Saturday, June 16, 2012


Over the past week Perth has been beset with some rather bad storms.  There was even a tornado that did  severe damage to homes in Dianella and Morley, much localised flooding and loss of power to thousands of homes.  Hundreds of wooden power poles were blown over which meant there were also power lines down too.

Our area was quite unscathed apart from the odd branch off a tree here and there but....the power in our house began to do something quite strange.  Just after 7pm on the Sunday night while we were watching TV the lights dimmed and the TV acted rather strangely.  The light then brightened but we turned the TV off as we didn't know exactly what was happening.

The standard lamp would be quite bright for about 2 minutes and then would dim to less than half power for 30 seconds or so.  This continued right through the evening and we found we could have a light globe or two on but there was not sufficient power to light the fluorescents in the kitchen.  We tried boiling our electric jug and the power went completely until the jug was turned of

Fortunately we had a tiny gas stove and there was gas in the cylinder so next morning we were able to have a cuppa but had a cold breakfast which was OK.  We realised that perhaps the fridge wasn't working at full capacity even though its light was on so we couldn't really rely on any foodstuffs in it.

On the Monday morning I rang Synergy and was transferred to Western Power and I explained to the man who answered what was happening.  He said "that means they are working in the area".  I thought it a little strange that they would be working for well over 12 hours but thought with so much power loss this must indeed be the case.

By mid-afternoon that day I began to wonder why the light was still doing its 2 minutes on 30 seconds off so once again I rang to report the fault.  This time the man actually took it as a fault and gave me a fault number but explained with so many thousands of homes without power it would be next morning before anything was done about our problem.

Mid-morning on Tuesday I really began to think serioiusly about this fault of ours and had MOH pop over to neighbours whose homes were connected to the same power pole as ours and see how they were getting on.  He came back to say that neither of their homes had been affected and they had full power. On his way back MOH had looked up at the top of the power pole and noticed a single wire was broken and swaying in the breeze.  Could this be the problem perhaps?

I once again rang the authority and explained that the neighbours were not experiencing the problem we had and that we had noticed this broken wire on top of the pole.  I was told something would be done ASAP but I had to realise how busy they were.  We were not trying to jump the queue but as it was only a problem at our place all the work in other areas was not going to solve what was happening at our place and I tried to explain it was nothing to do with problems in nearby suburbs.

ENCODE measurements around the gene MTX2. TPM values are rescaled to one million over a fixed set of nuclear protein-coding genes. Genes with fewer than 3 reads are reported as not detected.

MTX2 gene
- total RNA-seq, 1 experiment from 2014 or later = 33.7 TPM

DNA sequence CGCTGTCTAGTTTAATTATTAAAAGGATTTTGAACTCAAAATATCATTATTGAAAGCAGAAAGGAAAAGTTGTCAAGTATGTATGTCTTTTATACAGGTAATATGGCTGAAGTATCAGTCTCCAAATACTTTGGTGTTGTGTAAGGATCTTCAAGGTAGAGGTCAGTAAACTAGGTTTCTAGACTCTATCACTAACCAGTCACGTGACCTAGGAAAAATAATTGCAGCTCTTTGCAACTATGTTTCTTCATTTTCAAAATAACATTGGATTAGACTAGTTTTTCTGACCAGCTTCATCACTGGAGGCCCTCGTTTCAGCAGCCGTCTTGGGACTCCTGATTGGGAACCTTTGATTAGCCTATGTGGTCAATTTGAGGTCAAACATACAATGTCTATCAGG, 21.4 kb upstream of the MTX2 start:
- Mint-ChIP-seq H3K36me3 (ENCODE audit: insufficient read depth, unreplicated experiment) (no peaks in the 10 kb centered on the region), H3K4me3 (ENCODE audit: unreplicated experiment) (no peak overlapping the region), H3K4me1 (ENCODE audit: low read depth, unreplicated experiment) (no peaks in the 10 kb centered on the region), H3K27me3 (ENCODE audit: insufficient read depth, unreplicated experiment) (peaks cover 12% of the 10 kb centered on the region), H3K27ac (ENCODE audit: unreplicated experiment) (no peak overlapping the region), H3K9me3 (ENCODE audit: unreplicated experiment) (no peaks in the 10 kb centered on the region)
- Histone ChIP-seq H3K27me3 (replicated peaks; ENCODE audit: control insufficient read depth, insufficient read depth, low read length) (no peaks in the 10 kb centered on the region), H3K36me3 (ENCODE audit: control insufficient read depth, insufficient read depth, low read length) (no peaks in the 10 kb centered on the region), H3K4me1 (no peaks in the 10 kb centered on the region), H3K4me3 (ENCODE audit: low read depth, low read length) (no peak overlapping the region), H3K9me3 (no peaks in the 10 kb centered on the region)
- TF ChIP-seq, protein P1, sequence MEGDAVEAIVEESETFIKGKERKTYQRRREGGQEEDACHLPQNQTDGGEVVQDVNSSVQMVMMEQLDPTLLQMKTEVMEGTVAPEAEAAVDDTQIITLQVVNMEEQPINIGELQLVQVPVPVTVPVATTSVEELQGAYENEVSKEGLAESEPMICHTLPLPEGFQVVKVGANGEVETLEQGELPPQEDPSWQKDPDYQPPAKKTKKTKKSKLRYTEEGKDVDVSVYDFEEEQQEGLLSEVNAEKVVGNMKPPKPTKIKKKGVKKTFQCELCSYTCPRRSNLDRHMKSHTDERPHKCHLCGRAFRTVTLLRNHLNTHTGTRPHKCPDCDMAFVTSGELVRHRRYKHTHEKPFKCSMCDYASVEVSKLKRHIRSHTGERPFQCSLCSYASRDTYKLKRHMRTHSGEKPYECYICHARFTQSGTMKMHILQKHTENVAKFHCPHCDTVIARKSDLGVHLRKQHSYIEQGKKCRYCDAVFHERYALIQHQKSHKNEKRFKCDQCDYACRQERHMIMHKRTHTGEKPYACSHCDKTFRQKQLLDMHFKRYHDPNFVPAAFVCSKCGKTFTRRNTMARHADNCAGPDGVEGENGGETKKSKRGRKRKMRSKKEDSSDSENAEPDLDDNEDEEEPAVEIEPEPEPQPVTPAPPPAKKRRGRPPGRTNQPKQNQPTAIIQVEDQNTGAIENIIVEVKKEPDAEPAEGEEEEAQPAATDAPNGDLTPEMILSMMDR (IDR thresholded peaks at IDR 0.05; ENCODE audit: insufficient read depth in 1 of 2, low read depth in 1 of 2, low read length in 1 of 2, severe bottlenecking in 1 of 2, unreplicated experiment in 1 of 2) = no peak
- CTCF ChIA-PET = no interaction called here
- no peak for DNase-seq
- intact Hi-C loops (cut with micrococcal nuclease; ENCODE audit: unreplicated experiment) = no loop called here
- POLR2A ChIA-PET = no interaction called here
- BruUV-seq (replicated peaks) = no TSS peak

By mid-afternoon I asked MOH that he be the one to ring this time and this he did.  He got a young woman this time who once again explained how busy they were and we would be attended ASAP.
At about 5pm a young chap arrived, put his ladder up against the pole and began to mend that broken wire.  It was obviously broken in the high winds during the storms but in fact was nothing to do with the widespread power outages in nearby areas.  He explained it was the neutral wire that had broken and we were lucky we hadn't got shocks from the taps in the house.  Fortunately the house is well earthed and we do have surge protection in the meter box.

We checked all was well by plugging in and turning on the electric jug and when the power stayed on we knew it had been fixed.  We thanked the young man very much and he went on his way.  He said he had been told to go home as he had worked 10 hours straight and as he had been working in a nearby suburb we think he was told to stop at our place and fix this single fault and we were very thankful and grateful that he had.

The little gas cylinder finally ran out so MOH had to go to K-Mart and buy a new camping stove for $14.00 which works very well.  We had to throw out all the food from the freezer and refrigerator but as we have no excess on our contents policy we were able to claim the $106 which was approximately what the food was worth.  We had let the freezer run almost out of food as were due to defrost it.

Our main concern was that we keep our insulin in the fridge but MOH did take it over to neighbours to put in their fridge on the 2nd day and when we saw our doctor on the Wednesday we explained what had happened and he said the insulin would be OK.  The worst thing you can do with insulin apparently is to freeze it which obviously hadn't happened.

It was quite strange only to be able to have a couple of lights on during those 2 nights and on the second night we actually sat and played dominoes which we'd not done for many months.  I am not a great person for watching TV but MOH enjoys it.  He said it was a little like camping out as we did many years ago and in some ways it is nice to get back to basics without all the mod cons we are so used to.

Fortunately all's well that ends well and now we sit and have a laugh about those very strange 46 hours..

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